High water, more boaters means busy year for water rescues in Yukon

·3 min read
An RCMP boat travels through Miles Canyon in Whitehorse. Police said this week they've responded to nine calls so far this year involving people on waterways in Whitehorse. (Paul Tukker/CBC - image credit)
An RCMP boat travels through Miles Canyon in Whitehorse. Police said this week they've responded to nine calls so far this year involving people on waterways in Whitehorse. (Paul Tukker/CBC - image credit)

RCMP in Yukon say they've had their hands full this summer, rescuing people who've gotten into trouble on the water.

"It certainly has been busier this year than in years past," said Cpl. Cam Long this week.

"There's certainly an increased number of people getting involved in water activities. And of course … everybody knows this year our water levels are higher."

As of this week, police say they've responded to 14 calls involving people on waterways, and nine of those have been in Whitehorse.

Yukon's coroner says there has been one fatality this year, involving a non-motorized water vessel.

"You know, we're seeing situations that easily become catastrophic," said Heather Jones, chief coroner. "This is a critical concern."

Flood conditions this year in southern Yukon have made for dangerous conditions on many lakes and rivers. Emergency responders and experienced boaters have been urging extreme caution, especially on or near fast-moving rivers.

The high water has also proven a challenge for emergency responders. When some boaters recently got into trouble on Marsh Lake, police had some trouble getting their own boats into the water quickly.

"We were trying to find a launch," said RCMP Insp. Lindsay Ellis.

Paul Tukker/CBC
Paul Tukker/CBC

Emergency responders managed to get to those boaters, but it was a close call. Their boat had capsized and they were not wearing life jackets or personal flotation devices (PFDs).

"Your PFD is no good to you if it's in the boat and you're in the water," said Long.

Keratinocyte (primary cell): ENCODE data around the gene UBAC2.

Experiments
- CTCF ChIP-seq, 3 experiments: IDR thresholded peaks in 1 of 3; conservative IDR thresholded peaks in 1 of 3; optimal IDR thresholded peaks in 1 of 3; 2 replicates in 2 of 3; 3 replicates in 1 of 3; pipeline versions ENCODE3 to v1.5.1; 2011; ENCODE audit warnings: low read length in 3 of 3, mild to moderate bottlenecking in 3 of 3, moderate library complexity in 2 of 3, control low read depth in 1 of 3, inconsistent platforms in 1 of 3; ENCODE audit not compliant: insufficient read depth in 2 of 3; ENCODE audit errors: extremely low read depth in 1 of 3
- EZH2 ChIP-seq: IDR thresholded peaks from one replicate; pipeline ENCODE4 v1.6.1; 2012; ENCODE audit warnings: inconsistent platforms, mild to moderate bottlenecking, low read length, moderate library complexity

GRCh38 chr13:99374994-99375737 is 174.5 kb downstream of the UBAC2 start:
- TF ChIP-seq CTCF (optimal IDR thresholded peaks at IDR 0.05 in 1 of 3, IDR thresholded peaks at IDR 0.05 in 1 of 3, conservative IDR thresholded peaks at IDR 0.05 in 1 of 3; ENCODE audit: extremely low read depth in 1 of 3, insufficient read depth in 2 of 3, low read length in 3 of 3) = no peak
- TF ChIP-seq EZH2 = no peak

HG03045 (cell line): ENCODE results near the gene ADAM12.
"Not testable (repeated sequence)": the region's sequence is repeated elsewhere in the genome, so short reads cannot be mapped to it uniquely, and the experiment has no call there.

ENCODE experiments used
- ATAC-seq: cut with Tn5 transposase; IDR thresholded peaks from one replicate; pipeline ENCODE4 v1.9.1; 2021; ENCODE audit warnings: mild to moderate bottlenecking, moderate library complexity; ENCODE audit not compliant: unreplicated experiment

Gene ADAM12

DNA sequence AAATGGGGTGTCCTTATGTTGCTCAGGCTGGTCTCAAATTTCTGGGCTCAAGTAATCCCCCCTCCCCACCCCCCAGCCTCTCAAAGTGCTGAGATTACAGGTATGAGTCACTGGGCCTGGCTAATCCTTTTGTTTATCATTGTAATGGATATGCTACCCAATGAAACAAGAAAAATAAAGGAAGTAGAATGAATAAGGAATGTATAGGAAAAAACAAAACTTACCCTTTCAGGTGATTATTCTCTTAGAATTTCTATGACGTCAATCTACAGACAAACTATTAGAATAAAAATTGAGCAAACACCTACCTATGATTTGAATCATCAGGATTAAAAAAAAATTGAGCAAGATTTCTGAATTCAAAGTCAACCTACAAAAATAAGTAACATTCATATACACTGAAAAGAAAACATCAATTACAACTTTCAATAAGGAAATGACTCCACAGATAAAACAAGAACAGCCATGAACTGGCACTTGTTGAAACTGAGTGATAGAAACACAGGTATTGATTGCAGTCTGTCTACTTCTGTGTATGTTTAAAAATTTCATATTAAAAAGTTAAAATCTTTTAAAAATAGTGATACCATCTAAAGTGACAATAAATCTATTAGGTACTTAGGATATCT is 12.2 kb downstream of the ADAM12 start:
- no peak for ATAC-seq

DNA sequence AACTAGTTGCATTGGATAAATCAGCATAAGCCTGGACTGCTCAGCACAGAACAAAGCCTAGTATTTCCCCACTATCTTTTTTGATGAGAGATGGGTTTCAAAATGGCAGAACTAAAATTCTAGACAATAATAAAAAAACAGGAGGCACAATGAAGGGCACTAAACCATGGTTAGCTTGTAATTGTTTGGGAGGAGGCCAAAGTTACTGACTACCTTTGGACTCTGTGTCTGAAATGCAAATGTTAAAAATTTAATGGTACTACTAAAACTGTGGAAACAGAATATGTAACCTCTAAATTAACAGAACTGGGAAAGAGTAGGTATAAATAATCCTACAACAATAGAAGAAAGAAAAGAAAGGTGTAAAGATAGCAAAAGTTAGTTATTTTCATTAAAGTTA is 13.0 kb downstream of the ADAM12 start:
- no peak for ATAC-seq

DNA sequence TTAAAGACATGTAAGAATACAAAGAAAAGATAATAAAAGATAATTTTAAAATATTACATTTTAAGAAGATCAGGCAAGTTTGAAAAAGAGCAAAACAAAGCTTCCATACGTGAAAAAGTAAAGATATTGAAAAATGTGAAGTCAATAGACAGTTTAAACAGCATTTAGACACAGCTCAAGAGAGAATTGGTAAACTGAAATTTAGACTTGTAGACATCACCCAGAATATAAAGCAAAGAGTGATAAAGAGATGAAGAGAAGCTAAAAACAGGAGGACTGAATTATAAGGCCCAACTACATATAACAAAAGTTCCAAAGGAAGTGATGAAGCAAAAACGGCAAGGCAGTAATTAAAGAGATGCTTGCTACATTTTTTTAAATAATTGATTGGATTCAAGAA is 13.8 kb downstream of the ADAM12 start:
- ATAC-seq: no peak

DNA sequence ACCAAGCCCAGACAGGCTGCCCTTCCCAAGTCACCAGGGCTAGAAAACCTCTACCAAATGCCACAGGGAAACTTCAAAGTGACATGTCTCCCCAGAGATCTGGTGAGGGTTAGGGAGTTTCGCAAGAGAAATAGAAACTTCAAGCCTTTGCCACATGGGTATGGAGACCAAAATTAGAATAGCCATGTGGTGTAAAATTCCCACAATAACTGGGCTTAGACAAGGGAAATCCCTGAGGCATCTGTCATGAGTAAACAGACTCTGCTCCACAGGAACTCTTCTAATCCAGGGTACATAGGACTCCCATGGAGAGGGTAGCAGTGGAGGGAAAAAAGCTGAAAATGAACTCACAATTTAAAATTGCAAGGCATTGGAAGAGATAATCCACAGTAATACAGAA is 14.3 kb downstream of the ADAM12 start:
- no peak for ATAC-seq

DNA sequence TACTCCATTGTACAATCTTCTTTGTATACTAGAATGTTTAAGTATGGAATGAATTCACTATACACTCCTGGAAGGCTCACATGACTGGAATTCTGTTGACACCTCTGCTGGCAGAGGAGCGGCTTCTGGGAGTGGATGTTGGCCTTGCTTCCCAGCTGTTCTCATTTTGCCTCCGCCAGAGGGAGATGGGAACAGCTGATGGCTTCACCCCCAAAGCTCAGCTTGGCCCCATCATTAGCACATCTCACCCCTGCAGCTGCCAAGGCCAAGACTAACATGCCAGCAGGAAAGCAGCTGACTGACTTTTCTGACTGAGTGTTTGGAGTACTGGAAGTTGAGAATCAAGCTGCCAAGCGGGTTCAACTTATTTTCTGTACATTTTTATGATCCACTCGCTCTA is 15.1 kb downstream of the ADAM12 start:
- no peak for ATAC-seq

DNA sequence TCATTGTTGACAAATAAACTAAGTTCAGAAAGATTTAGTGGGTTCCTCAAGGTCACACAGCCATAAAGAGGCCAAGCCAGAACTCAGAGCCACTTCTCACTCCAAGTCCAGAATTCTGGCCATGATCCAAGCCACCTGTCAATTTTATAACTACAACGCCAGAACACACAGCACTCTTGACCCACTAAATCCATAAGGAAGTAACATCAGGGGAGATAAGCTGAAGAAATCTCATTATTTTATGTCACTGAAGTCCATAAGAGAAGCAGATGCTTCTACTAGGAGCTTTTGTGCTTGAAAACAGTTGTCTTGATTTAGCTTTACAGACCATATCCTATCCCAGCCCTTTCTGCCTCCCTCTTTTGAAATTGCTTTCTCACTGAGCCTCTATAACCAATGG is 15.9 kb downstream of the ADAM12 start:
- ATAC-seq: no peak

"We still, unfortunately, have people that aren't very well prepared for the activities that they're undertaking. But overall, I think it's just a lot more people on our waterways."

Cold water means not much time to survive

Long says Yukon waterways are cold, all year round. That means that if you end up in the water, you don't have a lot of time before it becomes difficult to move and hypothermia sets in. Sometimes people begin to hyperventilate as soon as they hit the water and can't get their breathing under control.

"If you don't have a PFD on, the likelihood of drowning in that first minute of cold water immersion is very high," said Long.

"If you do get your breathing under control, you have 10 minutes of meaningful movement before you start losing your ability to move your limbs. So, you know, if you can't move your limbs after 10 minutes, you don't have a PFD or a life jacket on, you're going to drown."

Ellis says people can sometimes have a false sense of security when they're on the water somewhere in Whitehorse.

"You know, I think a lot of folks in Whitehorse, whether they're residents or visitors alike, feel that potentially they're in an urban environment and that help is readily available," she said.

Philippe Morin/CBC
Philippe Morin/CBC

"I feel that this year we were probably better prepared than we have been any other year. And that still has not taken away the challenges that we've seen this year with the increased amount of people on the waterways, and the amount of calls that we've received here in the Whitehorse area."

Police say it's essential that boaters not assume that help will be readily available. That means wearing a life jacket, and having other emergency equipment at hand.

"That's important for the public to realize — that no matter what your experience level, preparedness and taking care of yourself first is key," Ellis said.

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